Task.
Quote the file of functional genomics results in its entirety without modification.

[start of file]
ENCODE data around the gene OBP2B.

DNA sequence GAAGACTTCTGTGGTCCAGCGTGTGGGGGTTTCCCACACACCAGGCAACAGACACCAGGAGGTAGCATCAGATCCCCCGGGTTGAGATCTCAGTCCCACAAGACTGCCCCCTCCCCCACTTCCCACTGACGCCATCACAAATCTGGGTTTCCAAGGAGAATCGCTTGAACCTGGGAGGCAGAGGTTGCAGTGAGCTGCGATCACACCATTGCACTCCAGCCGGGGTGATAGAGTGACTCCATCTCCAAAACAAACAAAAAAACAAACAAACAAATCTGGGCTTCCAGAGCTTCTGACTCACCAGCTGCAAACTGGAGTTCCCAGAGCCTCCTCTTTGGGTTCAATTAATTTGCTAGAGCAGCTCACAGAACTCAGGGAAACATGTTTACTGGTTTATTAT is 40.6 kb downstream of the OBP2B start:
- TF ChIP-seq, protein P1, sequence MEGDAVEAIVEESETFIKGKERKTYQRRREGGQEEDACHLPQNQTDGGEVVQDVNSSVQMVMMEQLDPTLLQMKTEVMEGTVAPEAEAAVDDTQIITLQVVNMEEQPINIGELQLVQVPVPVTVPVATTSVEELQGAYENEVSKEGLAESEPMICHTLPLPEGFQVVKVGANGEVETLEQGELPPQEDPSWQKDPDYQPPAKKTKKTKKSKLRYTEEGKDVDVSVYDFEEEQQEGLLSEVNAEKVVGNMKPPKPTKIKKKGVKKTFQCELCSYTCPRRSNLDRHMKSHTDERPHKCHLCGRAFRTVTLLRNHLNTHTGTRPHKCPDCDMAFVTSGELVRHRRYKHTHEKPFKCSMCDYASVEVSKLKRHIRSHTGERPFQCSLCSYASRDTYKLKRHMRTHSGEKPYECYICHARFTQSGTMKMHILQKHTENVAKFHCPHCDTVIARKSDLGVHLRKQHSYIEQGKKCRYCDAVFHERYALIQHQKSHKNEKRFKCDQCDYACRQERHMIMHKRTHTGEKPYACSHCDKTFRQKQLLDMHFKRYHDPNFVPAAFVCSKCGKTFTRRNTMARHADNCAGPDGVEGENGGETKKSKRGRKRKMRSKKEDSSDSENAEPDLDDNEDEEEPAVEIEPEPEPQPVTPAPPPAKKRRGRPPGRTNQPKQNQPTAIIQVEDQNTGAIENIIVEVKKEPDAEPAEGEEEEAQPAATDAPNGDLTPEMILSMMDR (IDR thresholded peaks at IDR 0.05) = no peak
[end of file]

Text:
ENCODE data around the gene OBP2B.

DNA sequence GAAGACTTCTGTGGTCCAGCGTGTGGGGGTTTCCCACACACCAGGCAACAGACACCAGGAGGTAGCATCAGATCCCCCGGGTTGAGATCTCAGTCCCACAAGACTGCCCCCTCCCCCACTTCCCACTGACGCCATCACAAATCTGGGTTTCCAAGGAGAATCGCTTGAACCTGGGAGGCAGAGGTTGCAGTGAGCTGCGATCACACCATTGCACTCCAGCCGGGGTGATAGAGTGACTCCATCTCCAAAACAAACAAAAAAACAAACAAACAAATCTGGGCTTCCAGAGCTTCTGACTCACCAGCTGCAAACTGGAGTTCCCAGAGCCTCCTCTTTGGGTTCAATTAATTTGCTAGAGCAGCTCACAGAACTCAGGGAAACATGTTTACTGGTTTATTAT is 40.6 kb downstream of the OBP2B start:
- TF ChIP-seq, protein P1, sequence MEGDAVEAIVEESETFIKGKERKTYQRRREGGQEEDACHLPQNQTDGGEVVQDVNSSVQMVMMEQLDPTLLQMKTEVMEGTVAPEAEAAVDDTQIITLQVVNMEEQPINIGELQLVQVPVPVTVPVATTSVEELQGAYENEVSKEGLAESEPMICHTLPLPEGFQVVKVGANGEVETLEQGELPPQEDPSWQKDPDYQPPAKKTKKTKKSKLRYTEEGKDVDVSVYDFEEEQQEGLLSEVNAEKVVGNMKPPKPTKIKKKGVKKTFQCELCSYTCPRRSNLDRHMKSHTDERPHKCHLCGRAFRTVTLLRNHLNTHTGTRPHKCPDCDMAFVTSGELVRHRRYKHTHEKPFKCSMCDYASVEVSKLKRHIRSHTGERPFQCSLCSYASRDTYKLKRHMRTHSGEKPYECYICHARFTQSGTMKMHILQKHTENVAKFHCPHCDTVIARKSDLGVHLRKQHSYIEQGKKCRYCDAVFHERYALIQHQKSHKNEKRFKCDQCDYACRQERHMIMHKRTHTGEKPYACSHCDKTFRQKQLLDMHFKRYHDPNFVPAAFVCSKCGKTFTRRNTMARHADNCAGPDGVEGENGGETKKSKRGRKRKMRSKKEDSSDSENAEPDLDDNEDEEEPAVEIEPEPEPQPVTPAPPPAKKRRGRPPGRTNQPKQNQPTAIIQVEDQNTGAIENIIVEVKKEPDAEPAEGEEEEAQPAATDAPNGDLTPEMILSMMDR (IDR thresholded peaks at IDR 0.05) = no peak